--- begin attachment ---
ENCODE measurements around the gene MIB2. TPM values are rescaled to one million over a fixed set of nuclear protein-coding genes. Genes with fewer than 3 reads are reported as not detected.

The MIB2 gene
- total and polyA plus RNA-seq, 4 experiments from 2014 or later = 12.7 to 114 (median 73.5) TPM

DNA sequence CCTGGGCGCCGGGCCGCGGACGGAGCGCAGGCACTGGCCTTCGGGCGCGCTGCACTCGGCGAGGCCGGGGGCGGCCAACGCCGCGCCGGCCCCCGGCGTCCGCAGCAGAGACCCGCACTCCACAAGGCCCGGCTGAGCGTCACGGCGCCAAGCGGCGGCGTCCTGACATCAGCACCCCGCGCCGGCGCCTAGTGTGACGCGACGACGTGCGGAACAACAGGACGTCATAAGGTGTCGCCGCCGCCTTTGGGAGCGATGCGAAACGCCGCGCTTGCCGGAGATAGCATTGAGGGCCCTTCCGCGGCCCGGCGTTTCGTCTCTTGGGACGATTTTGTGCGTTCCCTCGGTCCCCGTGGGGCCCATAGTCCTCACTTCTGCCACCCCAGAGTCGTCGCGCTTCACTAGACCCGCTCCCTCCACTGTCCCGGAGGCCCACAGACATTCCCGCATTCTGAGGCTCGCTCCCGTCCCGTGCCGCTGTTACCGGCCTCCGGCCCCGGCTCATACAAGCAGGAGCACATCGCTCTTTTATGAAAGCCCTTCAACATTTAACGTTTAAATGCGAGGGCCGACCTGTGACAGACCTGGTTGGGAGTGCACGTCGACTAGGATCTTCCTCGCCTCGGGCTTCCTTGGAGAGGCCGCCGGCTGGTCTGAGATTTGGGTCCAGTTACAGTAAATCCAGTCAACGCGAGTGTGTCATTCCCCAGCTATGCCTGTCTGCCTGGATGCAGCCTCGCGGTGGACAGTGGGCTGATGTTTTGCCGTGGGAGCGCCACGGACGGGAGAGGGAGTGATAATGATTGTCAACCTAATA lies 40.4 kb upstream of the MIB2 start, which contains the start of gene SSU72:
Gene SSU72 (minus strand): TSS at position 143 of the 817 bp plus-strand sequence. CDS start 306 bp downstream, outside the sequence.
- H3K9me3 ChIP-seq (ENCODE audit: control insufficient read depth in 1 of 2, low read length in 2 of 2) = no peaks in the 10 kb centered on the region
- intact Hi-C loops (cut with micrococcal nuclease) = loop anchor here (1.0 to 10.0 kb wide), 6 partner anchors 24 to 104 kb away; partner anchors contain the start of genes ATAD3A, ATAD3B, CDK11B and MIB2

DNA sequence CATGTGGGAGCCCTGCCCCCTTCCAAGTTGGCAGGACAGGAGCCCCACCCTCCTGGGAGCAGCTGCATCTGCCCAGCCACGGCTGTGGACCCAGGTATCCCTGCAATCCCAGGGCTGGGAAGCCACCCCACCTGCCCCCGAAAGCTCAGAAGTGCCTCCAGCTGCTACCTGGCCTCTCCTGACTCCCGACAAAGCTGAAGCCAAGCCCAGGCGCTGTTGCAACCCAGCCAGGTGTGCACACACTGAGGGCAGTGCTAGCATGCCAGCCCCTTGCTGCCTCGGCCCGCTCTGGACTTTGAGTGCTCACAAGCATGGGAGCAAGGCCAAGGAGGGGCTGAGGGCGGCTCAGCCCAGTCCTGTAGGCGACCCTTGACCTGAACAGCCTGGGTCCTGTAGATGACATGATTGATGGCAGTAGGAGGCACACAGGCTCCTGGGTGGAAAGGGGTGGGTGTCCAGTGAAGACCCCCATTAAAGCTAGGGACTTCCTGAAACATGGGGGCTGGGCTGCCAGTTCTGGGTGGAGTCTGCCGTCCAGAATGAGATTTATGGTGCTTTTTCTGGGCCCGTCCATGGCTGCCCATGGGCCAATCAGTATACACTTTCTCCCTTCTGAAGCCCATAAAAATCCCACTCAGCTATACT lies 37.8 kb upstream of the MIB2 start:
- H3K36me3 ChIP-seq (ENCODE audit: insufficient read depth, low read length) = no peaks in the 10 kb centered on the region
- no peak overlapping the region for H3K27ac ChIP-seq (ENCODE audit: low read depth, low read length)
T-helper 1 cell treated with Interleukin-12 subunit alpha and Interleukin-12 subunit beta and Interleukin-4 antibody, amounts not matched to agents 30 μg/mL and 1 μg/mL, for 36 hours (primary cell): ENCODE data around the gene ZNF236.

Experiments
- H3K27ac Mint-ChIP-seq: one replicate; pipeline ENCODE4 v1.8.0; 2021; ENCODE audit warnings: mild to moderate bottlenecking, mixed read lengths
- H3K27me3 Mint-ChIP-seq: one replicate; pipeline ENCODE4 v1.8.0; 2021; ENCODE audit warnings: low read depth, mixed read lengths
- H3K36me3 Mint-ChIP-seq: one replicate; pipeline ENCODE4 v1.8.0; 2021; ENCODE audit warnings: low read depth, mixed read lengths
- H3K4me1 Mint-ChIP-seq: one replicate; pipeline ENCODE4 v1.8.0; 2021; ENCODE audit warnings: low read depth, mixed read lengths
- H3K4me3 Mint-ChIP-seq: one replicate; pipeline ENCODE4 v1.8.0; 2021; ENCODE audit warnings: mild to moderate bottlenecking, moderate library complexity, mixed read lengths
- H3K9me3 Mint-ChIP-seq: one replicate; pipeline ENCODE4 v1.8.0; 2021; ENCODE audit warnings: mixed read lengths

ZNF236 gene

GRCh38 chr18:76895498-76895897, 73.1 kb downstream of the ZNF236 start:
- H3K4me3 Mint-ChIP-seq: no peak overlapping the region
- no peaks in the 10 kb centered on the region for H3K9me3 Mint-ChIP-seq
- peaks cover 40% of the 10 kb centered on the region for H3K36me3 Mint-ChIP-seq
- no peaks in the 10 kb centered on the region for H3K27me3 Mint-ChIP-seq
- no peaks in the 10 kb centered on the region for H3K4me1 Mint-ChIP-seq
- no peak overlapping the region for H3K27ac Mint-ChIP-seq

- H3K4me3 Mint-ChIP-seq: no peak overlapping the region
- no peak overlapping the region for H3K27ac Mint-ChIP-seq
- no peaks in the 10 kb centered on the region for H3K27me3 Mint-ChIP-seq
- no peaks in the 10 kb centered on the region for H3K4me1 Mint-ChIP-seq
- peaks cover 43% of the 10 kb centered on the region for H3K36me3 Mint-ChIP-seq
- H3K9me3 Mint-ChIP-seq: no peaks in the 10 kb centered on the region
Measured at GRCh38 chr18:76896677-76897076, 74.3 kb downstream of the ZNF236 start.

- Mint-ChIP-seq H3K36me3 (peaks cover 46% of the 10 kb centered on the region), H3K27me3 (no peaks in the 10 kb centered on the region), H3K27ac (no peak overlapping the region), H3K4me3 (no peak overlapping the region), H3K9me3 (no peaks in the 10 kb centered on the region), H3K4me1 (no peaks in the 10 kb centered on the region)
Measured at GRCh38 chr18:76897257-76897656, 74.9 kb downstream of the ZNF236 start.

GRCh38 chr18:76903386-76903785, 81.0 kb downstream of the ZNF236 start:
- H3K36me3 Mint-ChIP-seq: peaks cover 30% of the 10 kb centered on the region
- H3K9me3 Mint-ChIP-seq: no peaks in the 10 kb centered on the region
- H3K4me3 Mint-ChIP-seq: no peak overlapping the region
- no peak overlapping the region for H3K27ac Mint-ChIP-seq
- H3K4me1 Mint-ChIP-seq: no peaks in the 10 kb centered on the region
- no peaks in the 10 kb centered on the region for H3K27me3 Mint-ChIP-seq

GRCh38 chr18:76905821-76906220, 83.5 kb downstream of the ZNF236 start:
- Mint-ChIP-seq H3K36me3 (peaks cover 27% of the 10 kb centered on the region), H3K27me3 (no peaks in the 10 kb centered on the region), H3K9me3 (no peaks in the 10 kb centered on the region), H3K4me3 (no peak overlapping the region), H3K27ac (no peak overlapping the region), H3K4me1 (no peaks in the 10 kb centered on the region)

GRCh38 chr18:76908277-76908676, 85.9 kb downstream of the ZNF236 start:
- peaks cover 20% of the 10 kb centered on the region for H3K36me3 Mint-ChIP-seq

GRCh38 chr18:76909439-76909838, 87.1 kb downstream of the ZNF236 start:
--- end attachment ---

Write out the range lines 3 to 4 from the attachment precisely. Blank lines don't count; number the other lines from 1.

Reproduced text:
- total and polyA plus RNA-seq, 4 experiments from 2014 or later = 12.7 to 114 (median 73.5) TPM

DNA sequence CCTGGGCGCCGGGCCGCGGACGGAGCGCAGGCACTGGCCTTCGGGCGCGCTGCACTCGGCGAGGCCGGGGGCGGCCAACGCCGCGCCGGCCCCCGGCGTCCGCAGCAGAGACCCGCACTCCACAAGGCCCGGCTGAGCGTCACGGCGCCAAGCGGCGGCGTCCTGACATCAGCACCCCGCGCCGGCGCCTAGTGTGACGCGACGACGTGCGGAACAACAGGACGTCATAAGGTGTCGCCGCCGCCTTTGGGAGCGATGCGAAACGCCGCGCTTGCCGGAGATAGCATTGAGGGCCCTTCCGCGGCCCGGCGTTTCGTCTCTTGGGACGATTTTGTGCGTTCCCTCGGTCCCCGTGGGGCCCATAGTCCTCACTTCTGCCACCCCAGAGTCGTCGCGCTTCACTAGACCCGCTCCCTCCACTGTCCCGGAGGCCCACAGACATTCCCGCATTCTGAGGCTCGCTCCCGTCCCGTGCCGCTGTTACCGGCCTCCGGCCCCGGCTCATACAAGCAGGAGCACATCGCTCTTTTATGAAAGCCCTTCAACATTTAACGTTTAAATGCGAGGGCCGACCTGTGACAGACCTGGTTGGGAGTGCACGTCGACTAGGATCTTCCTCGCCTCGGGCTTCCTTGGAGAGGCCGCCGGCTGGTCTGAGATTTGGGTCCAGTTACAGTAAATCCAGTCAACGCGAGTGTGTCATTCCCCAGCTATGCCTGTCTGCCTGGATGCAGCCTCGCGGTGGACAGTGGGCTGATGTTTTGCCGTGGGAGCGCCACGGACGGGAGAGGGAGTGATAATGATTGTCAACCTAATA lies 40.4 kb upstream of the MIB2 start, which contains the start of gene SSU72: